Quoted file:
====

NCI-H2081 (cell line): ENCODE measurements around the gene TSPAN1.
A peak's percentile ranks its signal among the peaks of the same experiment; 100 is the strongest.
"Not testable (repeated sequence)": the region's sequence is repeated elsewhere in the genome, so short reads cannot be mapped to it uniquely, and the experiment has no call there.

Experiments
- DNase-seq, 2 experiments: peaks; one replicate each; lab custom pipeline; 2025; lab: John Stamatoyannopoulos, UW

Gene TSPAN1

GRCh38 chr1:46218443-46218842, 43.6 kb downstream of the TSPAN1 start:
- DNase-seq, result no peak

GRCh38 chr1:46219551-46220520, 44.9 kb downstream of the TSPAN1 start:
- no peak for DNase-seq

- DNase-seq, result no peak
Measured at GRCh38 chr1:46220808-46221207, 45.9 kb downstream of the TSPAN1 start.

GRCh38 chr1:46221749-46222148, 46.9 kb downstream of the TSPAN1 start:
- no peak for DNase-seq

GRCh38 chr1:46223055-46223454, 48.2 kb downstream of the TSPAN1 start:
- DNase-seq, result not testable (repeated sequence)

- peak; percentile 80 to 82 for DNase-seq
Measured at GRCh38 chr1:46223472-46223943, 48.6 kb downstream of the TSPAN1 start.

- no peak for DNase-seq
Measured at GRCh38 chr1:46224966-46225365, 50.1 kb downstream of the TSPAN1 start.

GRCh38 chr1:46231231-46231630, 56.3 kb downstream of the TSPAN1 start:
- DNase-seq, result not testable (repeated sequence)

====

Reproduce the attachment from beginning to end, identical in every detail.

NCI-H2081 (cell line): ENCODE measurements around the gene TSPAN1.
A peak's percentile ranks its signal among the peaks of the same experiment; 100 is the strongest.
"Not testable (repeated sequence)": the region's sequence is repeated elsewhere in the genome, so short reads cannot be mapped to it uniquely, and the experiment has no call there.

Experiments
- DNase-seq, 2 experiments: peaks; one replicate each; lab custom pipeline; 2025; lab: John Stamatoyannopoulos, UW

Gene TSPAN1

GRCh38 chr1:46218443-46218842, 43.6 kb downstream of the TSPAN1 start:
- DNase-seq, result no peak

GRCh38 chr1:46219551-46220520, 44.9 kb downstream of the TSPAN1 start:
- no peak for DNase-seq

- DNase-seq, result no peak
Measured at GRCh38 chr1:46220808-46221207, 45.9 kb downstream of the TSPAN1 start.

GRCh38 chr1:46221749-46222148, 46.9 kb downstream of the TSPAN1 start:
- no peak for DNase-seq

GRCh38 chr1:46223055-46223454, 48.2 kb downstream of the TSPAN1 start:
- DNase-seq, result not testable (repeated sequence)

- peak; percentile 80 to 82 for DNase-seq
Measured at GRCh38 chr1:46223472-46223943, 48.6 kb downstream of the TSPAN1 start.

- no peak for DNase-seq
Measured at GRCh38 chr1:46224966-46225365, 50.1 kb downstream of the TSPAN1 start.

GRCh38 chr1:46231231-46231630, 56.3 kb downstream of the TSPAN1 start:
- DNase-seq, result not testable (repeated sequence)